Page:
Starting with the first words of her official title: “Elizabeth the Second, by the Grace of God of the United Kingdom, Canada and Her other Realms and Territories Queen, Head of the Commonwealth, Defender of the Faith.”
Elizabeth the Second
Known as “Gloriana” (“I have the body but of a weak and feeble woman; but I have the heart and stomach of a king”) ruled during England’s Golden Age more than 400 years ago.
Her navy defeated the mighty Spanish Armada. Shakespeare wrote for her court. Her favourite pirate, Francis Drake, sailed around the globe foreshadowing what would become the British Empire — greatest colonial power in all history, once home to four out of five of the world’s people — and eventually the Commonwealth of Nations.
By contrast, 18 monarchs after Elizabeth I, Elizabeth II presided over the breakup of what remained of the British Empire.
This Elizabeth is the latest in a long line of 40 English monarchs starting with William the Conqueror (delightfully known as William the Bastard) in 1066, stretching back more than 1,000 years. It’s a magnificent mixture of warriors, saints, heroes, non-entities, rogues, villains, murderers and assorted crazies.
This Elizabeth, like her predecessor, grew up pampered, coddled, confident, regal and very aware of her royal blood. When she enters the room everyone stands. Men bow, women curtsey and the band plays her very own song, “God Save The Queen”.
All her life she’s lived in a fantasyland — a prisoner of her wealth (she’s one of the world’s richest women), her awesome titles, fawning courtiers, flattering sycophants, obsequious servants and toadying public relations flacks.
More than 200 butlers, cooks and cleaning staff work in the royal household, which means she’s had almost no contact with reality during her 86 years. She’s never had to make her own bed, cook her own food, run for a bus or worry about retirement. As a result, she has little idea how her commoner subjects actually live, think, or behave. She doesn’t know how they struggle to succeed, or merely survive.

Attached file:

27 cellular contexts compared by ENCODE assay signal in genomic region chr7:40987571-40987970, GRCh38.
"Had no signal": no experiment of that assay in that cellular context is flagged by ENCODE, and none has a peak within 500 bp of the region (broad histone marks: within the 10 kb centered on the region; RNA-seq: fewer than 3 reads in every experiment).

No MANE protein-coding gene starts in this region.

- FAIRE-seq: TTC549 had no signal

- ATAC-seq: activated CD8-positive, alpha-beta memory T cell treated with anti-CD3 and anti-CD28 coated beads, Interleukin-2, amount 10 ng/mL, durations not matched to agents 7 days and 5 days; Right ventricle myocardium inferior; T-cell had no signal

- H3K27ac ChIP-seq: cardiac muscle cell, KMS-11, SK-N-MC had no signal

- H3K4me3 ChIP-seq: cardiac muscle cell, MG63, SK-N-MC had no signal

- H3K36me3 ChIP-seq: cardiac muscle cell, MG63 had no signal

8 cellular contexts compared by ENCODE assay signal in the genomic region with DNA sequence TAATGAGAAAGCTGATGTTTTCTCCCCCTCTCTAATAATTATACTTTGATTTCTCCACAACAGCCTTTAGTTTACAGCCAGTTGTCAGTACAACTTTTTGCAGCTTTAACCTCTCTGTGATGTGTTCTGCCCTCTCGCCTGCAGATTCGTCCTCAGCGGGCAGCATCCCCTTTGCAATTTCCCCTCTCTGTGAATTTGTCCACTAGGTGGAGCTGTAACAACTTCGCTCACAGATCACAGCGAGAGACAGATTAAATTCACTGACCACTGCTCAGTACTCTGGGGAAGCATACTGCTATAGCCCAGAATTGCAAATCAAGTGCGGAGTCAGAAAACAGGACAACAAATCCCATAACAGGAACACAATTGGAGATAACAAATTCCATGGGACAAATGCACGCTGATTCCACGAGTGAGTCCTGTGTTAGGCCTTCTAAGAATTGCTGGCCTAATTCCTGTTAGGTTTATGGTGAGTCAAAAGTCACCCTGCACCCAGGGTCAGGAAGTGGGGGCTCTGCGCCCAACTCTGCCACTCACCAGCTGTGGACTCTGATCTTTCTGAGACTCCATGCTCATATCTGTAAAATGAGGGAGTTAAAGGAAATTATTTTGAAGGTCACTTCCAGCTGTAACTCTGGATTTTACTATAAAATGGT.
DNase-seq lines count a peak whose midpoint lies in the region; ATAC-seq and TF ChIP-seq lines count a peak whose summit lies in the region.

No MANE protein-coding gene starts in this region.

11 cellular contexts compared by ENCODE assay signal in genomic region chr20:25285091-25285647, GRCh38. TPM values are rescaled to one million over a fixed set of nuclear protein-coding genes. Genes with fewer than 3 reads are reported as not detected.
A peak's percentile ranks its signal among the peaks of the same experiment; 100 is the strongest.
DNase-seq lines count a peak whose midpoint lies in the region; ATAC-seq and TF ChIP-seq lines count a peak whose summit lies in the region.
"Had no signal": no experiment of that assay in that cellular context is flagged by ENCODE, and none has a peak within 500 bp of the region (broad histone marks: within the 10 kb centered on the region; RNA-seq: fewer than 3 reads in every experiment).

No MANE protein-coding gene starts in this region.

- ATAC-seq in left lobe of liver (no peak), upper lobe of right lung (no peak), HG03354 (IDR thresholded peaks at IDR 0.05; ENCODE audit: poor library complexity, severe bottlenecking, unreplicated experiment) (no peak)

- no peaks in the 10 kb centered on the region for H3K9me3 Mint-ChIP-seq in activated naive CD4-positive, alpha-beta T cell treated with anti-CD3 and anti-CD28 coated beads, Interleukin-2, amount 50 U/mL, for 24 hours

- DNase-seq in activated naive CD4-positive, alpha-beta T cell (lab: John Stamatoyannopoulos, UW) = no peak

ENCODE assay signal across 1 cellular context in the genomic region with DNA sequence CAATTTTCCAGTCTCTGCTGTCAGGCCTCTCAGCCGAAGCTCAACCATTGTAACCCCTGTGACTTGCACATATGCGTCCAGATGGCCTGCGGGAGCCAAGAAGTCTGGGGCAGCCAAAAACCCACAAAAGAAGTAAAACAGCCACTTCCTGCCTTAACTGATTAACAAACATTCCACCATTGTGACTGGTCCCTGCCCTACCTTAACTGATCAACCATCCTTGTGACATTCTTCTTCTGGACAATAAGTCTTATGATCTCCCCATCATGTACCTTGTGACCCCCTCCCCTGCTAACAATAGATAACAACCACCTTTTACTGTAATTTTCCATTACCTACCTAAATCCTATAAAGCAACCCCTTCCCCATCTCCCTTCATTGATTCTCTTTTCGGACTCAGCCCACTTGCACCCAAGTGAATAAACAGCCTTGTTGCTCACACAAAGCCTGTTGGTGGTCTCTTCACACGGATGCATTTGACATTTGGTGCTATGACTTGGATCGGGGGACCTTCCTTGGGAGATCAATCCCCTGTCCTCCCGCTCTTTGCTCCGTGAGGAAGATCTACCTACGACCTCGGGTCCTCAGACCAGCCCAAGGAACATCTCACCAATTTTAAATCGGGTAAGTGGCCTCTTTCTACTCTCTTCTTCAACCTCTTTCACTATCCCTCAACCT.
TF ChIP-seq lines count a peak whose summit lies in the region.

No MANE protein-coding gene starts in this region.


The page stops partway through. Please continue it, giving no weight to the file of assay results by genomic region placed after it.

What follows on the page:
Imprisoned in her golden cage, reigning but not ruling, Elizabeth has always been treated as a sort of living god.
By all accounts, her air of studied gravitas and royal noblesse oblige isn’t something she puts on for public occasions and takes off in private. It’s permanent. She’s never an egalitarian let’s-forget-I’m-your-Queen-for-a-while sort of woman. In fact, a friend is quoted as saying flatly:
“She is never — you know — not the Queen.”
Her friends are almost all family members, other aristocrats or horse-racing grandees.
She keeps a herd of Pembroke corgis, breeds and races splendid thoroughbred horses. She once remarked:
“I should like to be a horse.”
Critics blame her for personifying and perpetuating the notorious British class system which, to this day, divides Britons by accent, education, social standing and prospects.
Elizabeth’s dysfunctional family’s various, voracious marital and sexual exploits have given her considerable grief. Many of her closest relatives, including three of her four children, have divorced. Her late sister, Princess Margaret (a divorcée), was denounced in Parliament as “a royal parasite” and “floozy.”
By all accounts she loves her husband (and distant cousin) Prince Phillip, Duke of Edinburgh, despite his notoriously arrogant, cantankerous personality and often offensive public remarks. He’s reputed to have had numerous affairs during their 65 years of marriage, while she has undoubtedly been faithful to her wedding vows.
Her grandsons, William (the heir to the heir) and Harry (the spare to the heir to the heir), have long been tabloid celebrities. Still, after enthusiastically sowing the traditional royal oats with sublime droit de seigneur, they do seem to be finally growing up.
William even got married and brought his bride to Canada for their rather less-than-romantic honeymoon. At least to date, he’s shown no public sign of stepping outside the matrimonial bedroom or doing anything more than usually outrageous for a royal.
In spite of her age, great wealth, portentous titles, and regal status, Elizabeth is extraordinarily hard working. She explains simply:
“I have to be seen to be believed.”
To that end she has at least one official engagement almost every day, is patron of more than 620 charities and similar organizations, has conferred some 404,500 honours and awards, and made more than 260 official overseas visits to 116 different countries.
She’s visited Canada 25 times — more than any of her other realms and territories except the United Kingdom, where she lives.
In this, her Diamond Jubilee year, she’s making an exhaustive and exhausting tour of the United Kingdom by road, rail, air and sea, visiting 52 cities, towns and villages along the way.
So why and how does she keep up such a strenuous schedule? She once explained with becoming modesty:
“It’s all to do with the training: you can do a lot if you’re properly trained.”
In Part 3, Knight explores Elizabeth’s next two titles: “…By the Grace of God…” and “…Of the United Kingdom…”
For Part 4, he’ll explore the “…Canada…” part of her title.
This article was originally published on the Huffington Post on May 29, 2012: Queen Elizabeth, Out of Touch
This series was adapted from Knight’s proposal for a multi-part TV series on the Queen now in pre-production, seeking sponsors. It will examine her role in each of the 16 nations over which she reigns.